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Stride vs Cadence
Have you ever wondered whether it is better to take longer steps when you run or shorter steps? Coach Jack Daniels (Runner's World's best running coach) was the first to popularize, what he determined to be, ideal cadence. By counting the number of steps per minute (spm) taken by high performance runners, he found 180 to be the norm. His approach to running was to increase step rate in stead of step length.
The advantage of increasing cadence is that it supposedly reduces the amount of mechanical energy absorbed by the knee and hip by 10%. The result may reduce the risk of injury and increase efficiency. Research published in 2011 by Heiderscheit et al indicates that "braking impulse and impact forces would decrease with increasing step rate” and put less stress on your joints. Many have concluded that to be proof that Jack Daniel's ideal cadence (not the whiskey) is right for the rest of us.
What could be wrong with reducing impact forces to the knee or ankle while also reducing braking impulse? What these researchers didn’t consider is that impact forces can also be reduced by correcting your stride. For example, David Rudisha, the 2012 Olympic Gold medalist in 800 meters (1:40.91), extends his hips so far back that the bottom of his feet face up and are at the level of his waist.
HIs one mile pace at this event is 3:21! Analyzing his running form teaches us a valuable lesson, forward propulsion must come from the hips if you want to minimize impact force and run fast. When doing this you will propel yourself forward not upward. Many non-elite high cadence runners, though, look as if they are jumping. Their heads bobbing up and down like a yoyo.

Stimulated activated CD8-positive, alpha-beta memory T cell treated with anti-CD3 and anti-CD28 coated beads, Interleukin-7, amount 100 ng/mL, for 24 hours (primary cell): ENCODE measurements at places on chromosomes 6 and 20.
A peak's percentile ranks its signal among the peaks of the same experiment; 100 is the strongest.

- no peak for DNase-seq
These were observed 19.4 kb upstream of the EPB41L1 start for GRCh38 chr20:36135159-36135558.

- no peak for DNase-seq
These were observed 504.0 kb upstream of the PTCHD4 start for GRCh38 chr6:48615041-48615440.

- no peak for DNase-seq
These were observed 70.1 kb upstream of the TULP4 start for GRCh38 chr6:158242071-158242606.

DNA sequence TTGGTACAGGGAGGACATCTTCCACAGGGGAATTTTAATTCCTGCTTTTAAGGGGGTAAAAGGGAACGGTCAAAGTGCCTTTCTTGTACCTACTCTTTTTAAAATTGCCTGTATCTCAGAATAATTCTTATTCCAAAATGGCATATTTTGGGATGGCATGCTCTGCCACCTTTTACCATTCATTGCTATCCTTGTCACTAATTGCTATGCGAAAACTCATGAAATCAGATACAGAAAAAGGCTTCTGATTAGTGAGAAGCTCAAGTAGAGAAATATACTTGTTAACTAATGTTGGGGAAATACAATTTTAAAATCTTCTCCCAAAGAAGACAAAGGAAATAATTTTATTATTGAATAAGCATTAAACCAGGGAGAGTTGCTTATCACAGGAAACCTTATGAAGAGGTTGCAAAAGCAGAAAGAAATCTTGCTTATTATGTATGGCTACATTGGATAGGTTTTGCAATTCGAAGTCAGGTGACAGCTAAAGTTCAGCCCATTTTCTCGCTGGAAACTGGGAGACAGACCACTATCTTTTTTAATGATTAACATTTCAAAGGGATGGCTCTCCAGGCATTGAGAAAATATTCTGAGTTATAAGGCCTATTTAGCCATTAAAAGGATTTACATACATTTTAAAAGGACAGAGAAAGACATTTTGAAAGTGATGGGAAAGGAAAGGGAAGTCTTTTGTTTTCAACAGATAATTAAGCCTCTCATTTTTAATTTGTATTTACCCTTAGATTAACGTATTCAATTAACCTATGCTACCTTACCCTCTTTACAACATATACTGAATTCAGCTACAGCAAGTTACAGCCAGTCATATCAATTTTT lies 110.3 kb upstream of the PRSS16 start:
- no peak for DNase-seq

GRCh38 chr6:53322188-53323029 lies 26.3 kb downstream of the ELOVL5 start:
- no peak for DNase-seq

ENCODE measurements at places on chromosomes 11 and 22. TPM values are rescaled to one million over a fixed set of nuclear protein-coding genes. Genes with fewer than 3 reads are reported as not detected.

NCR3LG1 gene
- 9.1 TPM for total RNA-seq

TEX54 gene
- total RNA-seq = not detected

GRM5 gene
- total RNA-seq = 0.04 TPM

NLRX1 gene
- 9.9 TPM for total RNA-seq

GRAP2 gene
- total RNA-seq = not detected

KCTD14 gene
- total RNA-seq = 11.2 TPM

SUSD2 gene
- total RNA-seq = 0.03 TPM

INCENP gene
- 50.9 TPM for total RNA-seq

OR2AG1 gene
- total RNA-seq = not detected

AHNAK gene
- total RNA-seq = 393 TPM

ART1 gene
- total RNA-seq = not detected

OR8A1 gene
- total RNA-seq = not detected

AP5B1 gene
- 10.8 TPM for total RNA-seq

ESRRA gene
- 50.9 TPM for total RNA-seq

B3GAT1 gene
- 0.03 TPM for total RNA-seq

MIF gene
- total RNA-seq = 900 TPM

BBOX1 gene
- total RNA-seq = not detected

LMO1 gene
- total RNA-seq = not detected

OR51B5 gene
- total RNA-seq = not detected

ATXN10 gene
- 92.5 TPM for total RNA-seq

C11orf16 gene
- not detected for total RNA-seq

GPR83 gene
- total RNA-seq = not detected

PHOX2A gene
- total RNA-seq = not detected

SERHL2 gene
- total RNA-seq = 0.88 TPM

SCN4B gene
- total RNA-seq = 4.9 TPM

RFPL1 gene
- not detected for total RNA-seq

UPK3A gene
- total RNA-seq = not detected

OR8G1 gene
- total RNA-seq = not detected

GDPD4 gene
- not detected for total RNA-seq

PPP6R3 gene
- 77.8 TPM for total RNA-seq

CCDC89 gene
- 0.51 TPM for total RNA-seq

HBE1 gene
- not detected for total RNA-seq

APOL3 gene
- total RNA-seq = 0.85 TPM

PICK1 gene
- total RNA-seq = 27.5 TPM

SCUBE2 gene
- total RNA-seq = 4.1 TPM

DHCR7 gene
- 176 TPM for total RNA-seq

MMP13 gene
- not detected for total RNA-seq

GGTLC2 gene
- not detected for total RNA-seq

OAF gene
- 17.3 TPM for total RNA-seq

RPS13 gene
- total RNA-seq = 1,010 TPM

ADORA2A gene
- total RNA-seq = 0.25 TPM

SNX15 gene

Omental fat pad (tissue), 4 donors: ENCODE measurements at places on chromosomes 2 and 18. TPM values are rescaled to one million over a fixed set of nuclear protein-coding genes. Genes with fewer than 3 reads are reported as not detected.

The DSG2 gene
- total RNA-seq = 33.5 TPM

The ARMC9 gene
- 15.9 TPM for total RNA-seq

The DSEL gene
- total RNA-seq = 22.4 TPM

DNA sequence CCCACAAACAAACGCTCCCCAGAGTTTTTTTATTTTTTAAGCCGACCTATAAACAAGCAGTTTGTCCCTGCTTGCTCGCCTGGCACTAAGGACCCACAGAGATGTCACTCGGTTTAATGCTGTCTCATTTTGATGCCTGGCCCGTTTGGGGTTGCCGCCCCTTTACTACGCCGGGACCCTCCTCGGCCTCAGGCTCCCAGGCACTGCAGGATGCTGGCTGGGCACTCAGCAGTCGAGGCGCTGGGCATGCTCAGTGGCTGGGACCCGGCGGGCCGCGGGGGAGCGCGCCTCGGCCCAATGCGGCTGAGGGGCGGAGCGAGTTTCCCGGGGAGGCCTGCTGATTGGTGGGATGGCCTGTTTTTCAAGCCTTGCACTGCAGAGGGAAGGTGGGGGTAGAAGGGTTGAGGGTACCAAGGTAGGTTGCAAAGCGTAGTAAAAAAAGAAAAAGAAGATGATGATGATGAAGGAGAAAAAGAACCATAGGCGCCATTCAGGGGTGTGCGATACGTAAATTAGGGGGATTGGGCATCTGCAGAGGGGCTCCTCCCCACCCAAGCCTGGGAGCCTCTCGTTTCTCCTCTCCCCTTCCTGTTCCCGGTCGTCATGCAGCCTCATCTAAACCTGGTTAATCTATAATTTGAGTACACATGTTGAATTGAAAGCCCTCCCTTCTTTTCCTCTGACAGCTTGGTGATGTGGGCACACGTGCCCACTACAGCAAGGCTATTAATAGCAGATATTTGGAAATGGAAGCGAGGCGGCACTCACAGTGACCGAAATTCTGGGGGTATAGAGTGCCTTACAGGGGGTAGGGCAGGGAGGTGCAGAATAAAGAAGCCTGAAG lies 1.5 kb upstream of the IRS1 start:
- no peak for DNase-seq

Dennis Kimetto, the current world record marathoner (2:2:57) also has a huge stride and a high cadence in the 200-210 spm range. Whether you are big or small, run fast or slow, those promoting a cadence of 180 advocate the “one size fits all” approach. Cadence is just a number. It really has no meaning. Instead focus on improving your stride. Push back far and extend your hips. If you want higher cadence run faster.
Every runner will have a different cadence depending on speed, leg length, terrain, and running form. For us non-elites the question should not be about ideal cadence. Instead it should be about efficiently propelling ourselves forward, as demonstrated in the world's top runners. This applies to any running speed and will naturally also reduce breaking impulse and impact forces to your ankle, knee, and hip.
It’s OK to take in a little Jack Daniels once in a while. Just don’t do it with cadence as many a runner probably has drunk the Jack Daniels with their running routine!”